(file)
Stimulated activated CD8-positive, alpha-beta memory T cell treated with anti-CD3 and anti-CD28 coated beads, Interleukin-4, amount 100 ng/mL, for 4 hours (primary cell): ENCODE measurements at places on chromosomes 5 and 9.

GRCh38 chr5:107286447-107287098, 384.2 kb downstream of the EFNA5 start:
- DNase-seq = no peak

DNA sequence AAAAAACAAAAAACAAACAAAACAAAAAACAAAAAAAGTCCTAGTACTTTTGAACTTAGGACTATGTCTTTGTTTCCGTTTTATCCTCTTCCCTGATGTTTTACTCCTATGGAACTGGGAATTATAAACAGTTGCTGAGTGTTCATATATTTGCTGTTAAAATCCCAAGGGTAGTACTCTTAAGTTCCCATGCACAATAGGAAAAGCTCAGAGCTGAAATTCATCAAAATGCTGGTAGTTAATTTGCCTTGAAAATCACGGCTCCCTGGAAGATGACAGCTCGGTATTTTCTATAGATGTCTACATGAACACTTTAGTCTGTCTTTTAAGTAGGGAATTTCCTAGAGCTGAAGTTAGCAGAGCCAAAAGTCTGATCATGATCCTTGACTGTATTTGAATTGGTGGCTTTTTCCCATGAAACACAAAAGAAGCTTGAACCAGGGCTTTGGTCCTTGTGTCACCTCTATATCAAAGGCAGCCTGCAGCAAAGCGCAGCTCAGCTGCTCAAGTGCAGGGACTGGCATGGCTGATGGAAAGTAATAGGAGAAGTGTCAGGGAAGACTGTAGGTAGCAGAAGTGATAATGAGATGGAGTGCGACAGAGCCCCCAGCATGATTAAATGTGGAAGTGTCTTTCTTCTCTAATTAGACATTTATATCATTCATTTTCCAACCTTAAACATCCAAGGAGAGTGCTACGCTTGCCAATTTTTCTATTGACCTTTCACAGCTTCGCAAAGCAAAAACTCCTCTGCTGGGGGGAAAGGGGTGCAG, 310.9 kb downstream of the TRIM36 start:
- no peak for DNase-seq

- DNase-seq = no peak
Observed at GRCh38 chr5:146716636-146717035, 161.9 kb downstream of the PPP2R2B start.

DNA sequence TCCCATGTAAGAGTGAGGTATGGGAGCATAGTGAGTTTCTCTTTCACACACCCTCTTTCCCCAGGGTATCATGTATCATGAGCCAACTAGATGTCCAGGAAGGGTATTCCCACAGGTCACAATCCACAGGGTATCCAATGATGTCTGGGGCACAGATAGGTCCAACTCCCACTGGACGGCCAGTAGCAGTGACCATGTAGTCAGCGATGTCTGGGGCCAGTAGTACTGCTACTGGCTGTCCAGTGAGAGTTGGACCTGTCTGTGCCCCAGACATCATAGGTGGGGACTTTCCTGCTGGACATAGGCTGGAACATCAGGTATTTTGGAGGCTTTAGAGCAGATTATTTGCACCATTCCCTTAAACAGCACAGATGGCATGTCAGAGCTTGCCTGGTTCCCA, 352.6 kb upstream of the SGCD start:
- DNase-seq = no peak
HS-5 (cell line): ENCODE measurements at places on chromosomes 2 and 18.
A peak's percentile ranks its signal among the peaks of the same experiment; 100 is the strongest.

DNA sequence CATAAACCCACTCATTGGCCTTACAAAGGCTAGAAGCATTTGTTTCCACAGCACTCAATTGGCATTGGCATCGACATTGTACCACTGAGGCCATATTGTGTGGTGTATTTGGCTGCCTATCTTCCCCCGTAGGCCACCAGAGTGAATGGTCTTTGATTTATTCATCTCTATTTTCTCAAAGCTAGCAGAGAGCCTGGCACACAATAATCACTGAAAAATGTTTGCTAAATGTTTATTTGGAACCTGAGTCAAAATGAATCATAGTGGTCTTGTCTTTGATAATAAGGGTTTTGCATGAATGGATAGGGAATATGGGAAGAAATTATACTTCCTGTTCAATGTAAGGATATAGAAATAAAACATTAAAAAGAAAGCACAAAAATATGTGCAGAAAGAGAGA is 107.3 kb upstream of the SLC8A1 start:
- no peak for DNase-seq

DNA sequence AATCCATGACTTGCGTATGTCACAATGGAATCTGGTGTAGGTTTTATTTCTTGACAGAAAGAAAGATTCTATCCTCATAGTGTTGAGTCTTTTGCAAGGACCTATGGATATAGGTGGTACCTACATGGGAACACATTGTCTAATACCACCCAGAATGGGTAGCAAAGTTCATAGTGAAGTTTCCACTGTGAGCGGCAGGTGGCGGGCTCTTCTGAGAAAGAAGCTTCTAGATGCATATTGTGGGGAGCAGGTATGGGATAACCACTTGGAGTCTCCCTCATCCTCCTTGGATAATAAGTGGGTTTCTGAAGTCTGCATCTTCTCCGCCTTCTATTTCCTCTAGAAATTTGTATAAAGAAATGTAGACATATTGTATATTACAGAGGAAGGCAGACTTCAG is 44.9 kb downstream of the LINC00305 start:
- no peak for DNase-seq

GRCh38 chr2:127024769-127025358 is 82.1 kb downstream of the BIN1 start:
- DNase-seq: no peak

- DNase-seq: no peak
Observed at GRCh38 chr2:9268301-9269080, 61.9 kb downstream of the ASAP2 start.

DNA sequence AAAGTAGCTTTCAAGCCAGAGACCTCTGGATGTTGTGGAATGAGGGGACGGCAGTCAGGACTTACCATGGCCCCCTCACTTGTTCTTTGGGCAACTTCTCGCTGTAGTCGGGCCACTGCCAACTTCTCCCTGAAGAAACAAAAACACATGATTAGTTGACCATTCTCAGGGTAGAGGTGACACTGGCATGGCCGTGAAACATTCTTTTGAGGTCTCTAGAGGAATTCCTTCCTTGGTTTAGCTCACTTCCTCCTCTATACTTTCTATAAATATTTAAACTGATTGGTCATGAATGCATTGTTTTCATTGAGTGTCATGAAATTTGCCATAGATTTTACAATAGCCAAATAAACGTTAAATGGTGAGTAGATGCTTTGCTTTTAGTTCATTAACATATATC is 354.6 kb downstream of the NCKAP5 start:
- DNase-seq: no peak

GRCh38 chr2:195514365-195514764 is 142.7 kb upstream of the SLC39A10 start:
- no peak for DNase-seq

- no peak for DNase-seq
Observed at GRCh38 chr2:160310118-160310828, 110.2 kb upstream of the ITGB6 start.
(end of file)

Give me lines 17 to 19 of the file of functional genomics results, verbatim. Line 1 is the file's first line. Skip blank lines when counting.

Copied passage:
- DNase-seq: no peak

- DNase-seq: no peak
Observed at GRCh38 chr2:9268301-9269080, 61.9 kb downstream of the ASAP2 start.